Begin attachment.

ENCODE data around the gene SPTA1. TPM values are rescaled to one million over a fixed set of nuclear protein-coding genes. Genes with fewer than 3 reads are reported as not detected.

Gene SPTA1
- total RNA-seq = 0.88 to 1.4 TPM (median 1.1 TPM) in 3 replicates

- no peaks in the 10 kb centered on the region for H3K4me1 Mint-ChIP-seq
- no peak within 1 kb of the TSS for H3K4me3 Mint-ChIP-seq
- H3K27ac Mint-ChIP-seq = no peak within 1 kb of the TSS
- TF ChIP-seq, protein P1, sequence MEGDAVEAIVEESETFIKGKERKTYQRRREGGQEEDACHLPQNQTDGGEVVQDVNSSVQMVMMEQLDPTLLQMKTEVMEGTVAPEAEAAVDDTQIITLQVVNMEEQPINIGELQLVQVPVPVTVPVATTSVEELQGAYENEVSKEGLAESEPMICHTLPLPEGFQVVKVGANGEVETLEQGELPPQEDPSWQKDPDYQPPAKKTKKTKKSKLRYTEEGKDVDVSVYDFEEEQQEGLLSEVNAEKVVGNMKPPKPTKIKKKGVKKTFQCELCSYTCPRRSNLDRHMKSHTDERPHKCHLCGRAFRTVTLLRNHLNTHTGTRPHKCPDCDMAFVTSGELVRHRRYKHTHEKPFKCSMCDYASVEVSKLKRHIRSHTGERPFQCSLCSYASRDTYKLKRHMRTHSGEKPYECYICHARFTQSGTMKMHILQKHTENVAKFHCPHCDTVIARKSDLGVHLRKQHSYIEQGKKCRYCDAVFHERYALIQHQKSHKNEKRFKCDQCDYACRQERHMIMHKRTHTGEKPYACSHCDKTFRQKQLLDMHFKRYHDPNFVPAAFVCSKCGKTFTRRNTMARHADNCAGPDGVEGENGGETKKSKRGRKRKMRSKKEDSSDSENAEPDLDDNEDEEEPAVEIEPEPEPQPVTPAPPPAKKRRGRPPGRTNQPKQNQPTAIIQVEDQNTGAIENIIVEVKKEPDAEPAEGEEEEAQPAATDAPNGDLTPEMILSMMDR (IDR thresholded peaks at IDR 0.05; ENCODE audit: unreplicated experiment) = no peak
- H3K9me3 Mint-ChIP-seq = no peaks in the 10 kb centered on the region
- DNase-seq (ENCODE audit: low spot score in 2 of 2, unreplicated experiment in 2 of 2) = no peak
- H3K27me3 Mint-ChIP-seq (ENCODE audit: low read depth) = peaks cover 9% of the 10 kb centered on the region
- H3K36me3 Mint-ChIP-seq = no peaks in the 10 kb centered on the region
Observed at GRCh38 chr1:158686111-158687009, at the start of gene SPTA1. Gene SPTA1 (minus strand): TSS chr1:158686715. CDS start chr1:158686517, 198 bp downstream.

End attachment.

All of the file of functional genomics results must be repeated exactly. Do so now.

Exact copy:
ENCODE data around the gene SPTA1. TPM values are rescaled to one million over a fixed set of nuclear protein-coding genes. Genes with fewer than 3 reads are reported as not detected.

Gene SPTA1
- total RNA-seq = 0.88 to 1.4 TPM (median 1.1 TPM) in 3 replicates

- no peaks in the 10 kb centered on the region for H3K4me1 Mint-ChIP-seq
- no peak within 1 kb of the TSS for H3K4me3 Mint-ChIP-seq
- H3K27ac Mint-ChIP-seq = no peak within 1 kb of the TSS
- TF ChIP-seq, protein P1, sequence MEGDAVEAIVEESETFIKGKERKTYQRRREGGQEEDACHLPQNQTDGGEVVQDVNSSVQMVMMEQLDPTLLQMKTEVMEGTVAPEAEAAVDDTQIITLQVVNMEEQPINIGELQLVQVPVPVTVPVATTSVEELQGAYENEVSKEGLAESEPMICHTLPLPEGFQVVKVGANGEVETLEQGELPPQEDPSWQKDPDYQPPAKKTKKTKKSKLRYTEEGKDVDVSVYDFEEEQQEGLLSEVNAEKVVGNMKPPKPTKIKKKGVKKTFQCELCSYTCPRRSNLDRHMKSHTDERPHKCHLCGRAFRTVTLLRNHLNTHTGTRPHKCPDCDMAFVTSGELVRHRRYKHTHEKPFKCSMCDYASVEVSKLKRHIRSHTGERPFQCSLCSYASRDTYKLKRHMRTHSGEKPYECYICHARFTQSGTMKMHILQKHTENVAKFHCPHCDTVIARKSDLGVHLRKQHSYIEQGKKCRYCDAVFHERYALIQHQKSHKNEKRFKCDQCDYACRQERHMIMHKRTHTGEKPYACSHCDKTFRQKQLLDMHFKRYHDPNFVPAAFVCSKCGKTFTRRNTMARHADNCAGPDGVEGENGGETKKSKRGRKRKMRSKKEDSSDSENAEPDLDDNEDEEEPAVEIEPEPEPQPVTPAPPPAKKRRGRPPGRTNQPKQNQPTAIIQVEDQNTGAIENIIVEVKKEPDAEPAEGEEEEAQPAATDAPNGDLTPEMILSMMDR (IDR thresholded peaks at IDR 0.05; ENCODE audit: unreplicated experiment) = no peak
- H3K9me3 Mint-ChIP-seq = no peaks in the 10 kb centered on the region
- DNase-seq (ENCODE audit: low spot score in 2 of 2, unreplicated experiment in 2 of 2) = no peak
- H3K27me3 Mint-ChIP-seq (ENCODE audit: low read depth) = peaks cover 9% of the 10 kb centered on the region
- H3K36me3 Mint-ChIP-seq = no peaks in the 10 kb centered on the region
Observed at GRCh38 chr1:158686111-158687009, at the start of gene SPTA1. Gene SPTA1 (minus strand): TSS chr1:158686715. CDS start chr1:158686517, 198 bp downstream.